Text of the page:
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We mostly agree with Kingsport’s legislative requests

Editorial Board • Jan 11, 2019 at 8:00 PM

The Tennessee General Assembly convenes every year with desks in the state Senate and House piled high with the requests of special interests which don’t contribute to election campaigns and the demands of special interests which do. Included in the former category are wish lists from most every municipality in the state.

Because the cities are the engines of economic development, without which the state and its regions would stagnate, we generally look with favor upon the requests of Tri-Cities municipalities, but not entirely, this year at least.

The joint policy requests of Kingsport, Johnson City and Bristol urge state representatives to reject any attempt to allow de-annexation unless cities fail to meet their required annexation plan of services, and in that, we support them.

Cities followed existing law in annexing areas which benefited from their proximity to cities and made use of city services like roads, without contributing to their upkeep.

And in doing so, the cities made large investments such as extending water and sewer services and building fire stations and satellite police stations, for example.

If those areas were allowed by vote to de-annex, how would the cities recoup those investments?

We also agree with the cities’ request that lawmakers oppose any legislation that would reduce the authority of regional planning commissions to regulate land use within municipal urban growth boundaries, and as well to require Suboxone clinics to obtain a certificate of need as is the case with methadone clinics.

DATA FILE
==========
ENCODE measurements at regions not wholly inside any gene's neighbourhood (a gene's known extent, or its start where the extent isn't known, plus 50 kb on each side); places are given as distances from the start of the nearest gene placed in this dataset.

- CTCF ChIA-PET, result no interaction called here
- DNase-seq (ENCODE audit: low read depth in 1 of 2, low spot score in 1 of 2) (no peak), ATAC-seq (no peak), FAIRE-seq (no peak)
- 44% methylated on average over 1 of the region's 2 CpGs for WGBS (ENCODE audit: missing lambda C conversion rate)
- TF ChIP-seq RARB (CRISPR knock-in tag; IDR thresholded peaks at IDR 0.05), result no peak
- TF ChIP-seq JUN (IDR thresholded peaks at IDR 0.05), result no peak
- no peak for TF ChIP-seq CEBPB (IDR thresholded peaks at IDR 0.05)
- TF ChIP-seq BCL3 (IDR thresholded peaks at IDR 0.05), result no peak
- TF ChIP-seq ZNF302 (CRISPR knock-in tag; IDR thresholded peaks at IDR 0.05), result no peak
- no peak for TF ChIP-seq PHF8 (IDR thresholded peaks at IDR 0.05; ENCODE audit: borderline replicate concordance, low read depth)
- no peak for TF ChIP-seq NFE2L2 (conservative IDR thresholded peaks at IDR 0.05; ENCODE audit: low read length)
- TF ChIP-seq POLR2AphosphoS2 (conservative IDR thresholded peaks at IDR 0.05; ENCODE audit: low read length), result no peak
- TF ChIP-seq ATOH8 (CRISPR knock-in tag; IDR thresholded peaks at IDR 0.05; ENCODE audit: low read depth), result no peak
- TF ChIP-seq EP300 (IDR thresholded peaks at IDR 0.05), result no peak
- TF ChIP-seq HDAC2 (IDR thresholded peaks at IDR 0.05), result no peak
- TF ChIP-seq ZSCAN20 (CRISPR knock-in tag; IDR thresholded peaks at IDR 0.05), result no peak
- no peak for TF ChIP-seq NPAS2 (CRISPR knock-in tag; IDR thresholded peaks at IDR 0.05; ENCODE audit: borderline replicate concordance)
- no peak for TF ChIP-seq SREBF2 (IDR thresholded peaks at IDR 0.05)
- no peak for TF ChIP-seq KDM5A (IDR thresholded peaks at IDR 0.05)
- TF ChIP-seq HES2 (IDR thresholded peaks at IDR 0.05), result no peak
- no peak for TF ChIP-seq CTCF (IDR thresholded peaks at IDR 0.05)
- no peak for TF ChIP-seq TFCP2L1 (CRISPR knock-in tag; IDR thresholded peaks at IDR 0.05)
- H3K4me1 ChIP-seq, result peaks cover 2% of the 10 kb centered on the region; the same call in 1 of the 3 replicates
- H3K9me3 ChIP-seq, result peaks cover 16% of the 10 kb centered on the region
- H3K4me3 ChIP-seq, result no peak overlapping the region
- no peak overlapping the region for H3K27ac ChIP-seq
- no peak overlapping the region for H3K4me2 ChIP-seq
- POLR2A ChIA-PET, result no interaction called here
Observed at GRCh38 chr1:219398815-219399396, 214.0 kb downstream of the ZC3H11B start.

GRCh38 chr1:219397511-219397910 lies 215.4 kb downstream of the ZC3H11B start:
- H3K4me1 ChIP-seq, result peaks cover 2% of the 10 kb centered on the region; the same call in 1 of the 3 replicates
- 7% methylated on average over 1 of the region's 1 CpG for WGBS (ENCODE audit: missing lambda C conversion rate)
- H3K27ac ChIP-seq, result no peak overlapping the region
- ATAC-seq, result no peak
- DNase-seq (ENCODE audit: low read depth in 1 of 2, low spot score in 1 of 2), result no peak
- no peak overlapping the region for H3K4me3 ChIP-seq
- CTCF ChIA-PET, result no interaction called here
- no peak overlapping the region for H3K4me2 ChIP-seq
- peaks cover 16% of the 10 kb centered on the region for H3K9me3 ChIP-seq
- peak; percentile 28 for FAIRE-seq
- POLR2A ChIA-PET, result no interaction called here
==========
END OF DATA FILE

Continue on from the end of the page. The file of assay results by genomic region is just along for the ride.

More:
Lawmakers should also heed requests to broaden murder statutes to hold responsible those who illegally distribute drugs which result in the death of the user, and initiate studies on extending rail service along interstate corridors.

But we do not agree with the cities’ request that the legislature give them authority to raise new taxes on tobacco products or allow them to initiate a local-option restaurant tax of up to 2 percent. This region already loses tobacco tax revenue to Virginia due to its lower taxes. Increasing the tax on tobacco would drive more consumers across the state line. It won’t impact the number of smokers, as some might suggest.

And restaurant taxes introduce complexity and place local restaurants at a competitive disadvantage, i.e., what if Kingsport installed such a tax and Johnson City did not? We have enough taxes on products and services or permanent taxes that began life as a temporary tax.

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